‘Cess plan could mean 10 different GST rates’

Industry consultants are surprised that it will not be uniform, and fear this will make GST highly complicated

November 02, 2016 01:35 am | Updated December 02, 2016 12:51 pm IST - NEW DELHI:

STATUTORY WARNING: Experts warn of potential health and financial hazards of lower tax on tobacco.—FILE PHOTO: AP

STATUTORY WARNING: Experts warn of potential health and financial hazards of lower tax on tobacco.—FILE PHOTO: AP

To ensure that the tax incidence on products like cigarettes, tobacco products and luxury commodities doesn’t decline under the GST regime, the Finance Ministry has proposed differential cess rates to be levied over and above the highest tax rate of 26 per cent for such products.

For instance, cigarettes, currently taxed at 53 per cent, could attract a cess rate of more than 100 per cent to bring the total GST levy on them in line with present taxation levels.

Cess calculation

“We want to keep the incidence of tax on these goods the same,” a senior Revenue Department official told The Hindu .

“So, if the current rate of taxation on a product is higher than the GST rate, then the cess will make up the difference.”

Finance Minister Arun Jaitley said on Wednesday that the cess over and above the 26 per cent GST rate would apply to “luxury items and tobacco products”. At the moment, the government levies a different rate of tax on items such as luxury cars, high-end watches, and tobacco products such as cigarettes, even though all are taxed at above 26 per cent.

“Cess on items presently being taxed at a rate higher than the highest proposed rate slab of 26 per cent shall be equal to the difference between the current tax incidence and higher tax slab of 26 per cent,” according to the agenda document for the third GST meeting, in possession of The Hindu .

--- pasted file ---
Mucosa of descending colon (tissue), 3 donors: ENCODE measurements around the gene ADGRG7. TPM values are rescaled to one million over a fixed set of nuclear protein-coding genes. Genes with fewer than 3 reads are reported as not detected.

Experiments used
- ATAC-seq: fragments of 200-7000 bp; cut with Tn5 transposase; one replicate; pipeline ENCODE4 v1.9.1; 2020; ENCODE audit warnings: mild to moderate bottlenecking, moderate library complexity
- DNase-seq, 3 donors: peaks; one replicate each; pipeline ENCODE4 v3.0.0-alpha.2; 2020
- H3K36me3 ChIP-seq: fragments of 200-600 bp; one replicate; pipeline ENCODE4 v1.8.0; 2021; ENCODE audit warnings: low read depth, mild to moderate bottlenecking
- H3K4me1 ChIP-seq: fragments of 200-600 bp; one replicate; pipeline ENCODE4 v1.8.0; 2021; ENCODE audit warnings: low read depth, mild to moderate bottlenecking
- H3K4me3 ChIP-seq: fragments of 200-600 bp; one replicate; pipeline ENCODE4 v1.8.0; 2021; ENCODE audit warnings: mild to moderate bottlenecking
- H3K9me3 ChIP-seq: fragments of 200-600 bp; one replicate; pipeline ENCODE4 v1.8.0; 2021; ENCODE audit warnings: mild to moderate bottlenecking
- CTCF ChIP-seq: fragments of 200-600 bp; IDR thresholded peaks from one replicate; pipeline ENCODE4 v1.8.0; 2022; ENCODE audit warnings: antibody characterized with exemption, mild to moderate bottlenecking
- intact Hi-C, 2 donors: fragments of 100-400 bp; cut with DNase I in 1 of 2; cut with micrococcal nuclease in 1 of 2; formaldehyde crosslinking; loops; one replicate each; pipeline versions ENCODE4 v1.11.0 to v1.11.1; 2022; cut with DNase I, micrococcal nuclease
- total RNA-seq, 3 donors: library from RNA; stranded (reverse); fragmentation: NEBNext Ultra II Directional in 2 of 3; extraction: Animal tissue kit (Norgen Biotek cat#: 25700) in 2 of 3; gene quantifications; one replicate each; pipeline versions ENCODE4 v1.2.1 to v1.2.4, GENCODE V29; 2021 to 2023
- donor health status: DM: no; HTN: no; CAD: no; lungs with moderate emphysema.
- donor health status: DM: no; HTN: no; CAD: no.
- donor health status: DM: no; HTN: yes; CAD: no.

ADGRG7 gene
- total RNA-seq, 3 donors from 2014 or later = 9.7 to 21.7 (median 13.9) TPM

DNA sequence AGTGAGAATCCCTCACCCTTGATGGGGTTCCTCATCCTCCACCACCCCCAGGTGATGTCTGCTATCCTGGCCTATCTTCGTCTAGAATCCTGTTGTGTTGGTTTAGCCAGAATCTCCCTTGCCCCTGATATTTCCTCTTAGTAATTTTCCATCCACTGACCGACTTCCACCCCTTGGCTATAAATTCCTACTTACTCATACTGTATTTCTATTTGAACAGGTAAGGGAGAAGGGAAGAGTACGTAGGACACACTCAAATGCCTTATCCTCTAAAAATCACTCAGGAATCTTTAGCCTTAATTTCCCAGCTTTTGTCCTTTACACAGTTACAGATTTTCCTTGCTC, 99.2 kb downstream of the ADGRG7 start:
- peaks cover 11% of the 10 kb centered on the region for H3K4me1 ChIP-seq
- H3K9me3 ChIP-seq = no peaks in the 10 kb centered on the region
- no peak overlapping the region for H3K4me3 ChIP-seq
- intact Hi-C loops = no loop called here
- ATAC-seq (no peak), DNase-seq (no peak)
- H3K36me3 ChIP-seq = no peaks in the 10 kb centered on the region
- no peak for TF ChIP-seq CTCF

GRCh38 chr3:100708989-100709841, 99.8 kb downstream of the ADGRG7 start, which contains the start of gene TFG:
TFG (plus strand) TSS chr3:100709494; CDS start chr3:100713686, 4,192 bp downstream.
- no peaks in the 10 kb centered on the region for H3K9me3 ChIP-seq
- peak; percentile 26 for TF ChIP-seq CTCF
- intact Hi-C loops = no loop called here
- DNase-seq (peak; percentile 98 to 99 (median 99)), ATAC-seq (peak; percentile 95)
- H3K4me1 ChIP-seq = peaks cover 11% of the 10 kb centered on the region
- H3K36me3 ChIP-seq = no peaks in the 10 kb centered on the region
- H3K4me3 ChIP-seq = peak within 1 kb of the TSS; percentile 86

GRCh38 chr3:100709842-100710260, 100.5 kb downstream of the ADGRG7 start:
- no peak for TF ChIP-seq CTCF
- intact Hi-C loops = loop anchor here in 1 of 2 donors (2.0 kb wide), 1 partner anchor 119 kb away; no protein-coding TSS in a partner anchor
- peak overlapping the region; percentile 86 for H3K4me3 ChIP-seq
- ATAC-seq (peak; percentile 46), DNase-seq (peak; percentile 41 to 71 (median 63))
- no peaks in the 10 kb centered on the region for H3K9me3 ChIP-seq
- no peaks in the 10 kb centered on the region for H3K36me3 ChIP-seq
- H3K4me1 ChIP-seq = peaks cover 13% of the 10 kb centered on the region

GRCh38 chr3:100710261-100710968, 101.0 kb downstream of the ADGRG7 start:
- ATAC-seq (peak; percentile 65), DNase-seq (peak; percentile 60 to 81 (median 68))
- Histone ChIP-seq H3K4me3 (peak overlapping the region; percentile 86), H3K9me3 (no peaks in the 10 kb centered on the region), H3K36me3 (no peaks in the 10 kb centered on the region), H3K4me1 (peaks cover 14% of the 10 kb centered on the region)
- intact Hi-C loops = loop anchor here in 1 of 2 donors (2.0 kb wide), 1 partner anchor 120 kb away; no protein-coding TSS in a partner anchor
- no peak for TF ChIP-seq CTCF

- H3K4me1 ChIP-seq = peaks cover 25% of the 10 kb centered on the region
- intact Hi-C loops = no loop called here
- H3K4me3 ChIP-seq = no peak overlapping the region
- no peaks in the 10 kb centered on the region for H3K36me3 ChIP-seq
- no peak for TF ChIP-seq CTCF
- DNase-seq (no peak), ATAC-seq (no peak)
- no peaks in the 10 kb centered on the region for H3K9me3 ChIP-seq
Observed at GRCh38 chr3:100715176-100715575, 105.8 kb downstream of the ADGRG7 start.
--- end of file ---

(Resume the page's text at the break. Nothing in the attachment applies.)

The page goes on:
This means that there will be a separate cess on each of these items, further complicating the GST tax structure under which the government has proposed six different tax rates ranging from zero to 26 per cent, including a four per cent tax on gold, to the GST Council. The council is tasked with finalising the rates and other modalities for the new indirect tax regime. It is meeting again on Thursday and Friday to negotiate the rates among other things, after the last round of talks failed, as the government scampers to meet its rollout deadline of April 1, 2017 for GST.

“When we heard the idea of a cess, we thought it would be a uniform cess. Now, if they want to have, say, six different cesses, it basically means 10 different rates of GST, which is not what it was meant to be. This will make GST very, very complicated,” M.S. Mani, Senior Director at Deloitte India told The Hindu .

“Cars are taxed on the basis of engine capacity, petrol or diesel, length of vehicle, and whether they are SUVs or not,” Mr. Mani pointed out. “This is complicated further at the State level. So, even if there is a separate cess on petrol cars above and below 1,200 cc, and diesel cars above and below the same, then that’s four cesses for cars alone!”

In the particular case of cigarettes, the cess is likely to exceed 100 per cent as the current incidence of tax (including VAT and excise duty) is at 53 per cent. Any cess of 100 per cent or lower will render cigarettes — classified as ‘sin’ or demerit goods —cheaper under the GST structure than they are currently.

As per the government's own calculations, shared in the council's last meeting agenda, the proposed GST rate structure would bring down prices of ‘pan, tobacco and intoxicants’ by 0.22 per cent. This category has a two per cent weightage in the Consumer Price Index.

Health expenditure

“There are 1 million deaths a year in India due to smoking alone, not counting chewing tobacco related deaths,” Bhavna Mukhopadhyay, Chief Executive,Voluntary Health Association of India, said. “The government spends more than Rs.1 lakh crore a year on the treatment of tobacco-related health issues. Making cigarettes and beedis cheaper would only worsen this situation.”

The government has said it would remove the cesses after five years, following which it will no longer need to compensate States for any losses in revenue due to the implementation of GST. This, however, is unlikely, according to Mr. Mani. “Historically, we are not good at abolishing cesses, but are very good at implementing them,” he said. “It would be just too much revenue for the Centre to do away with.”

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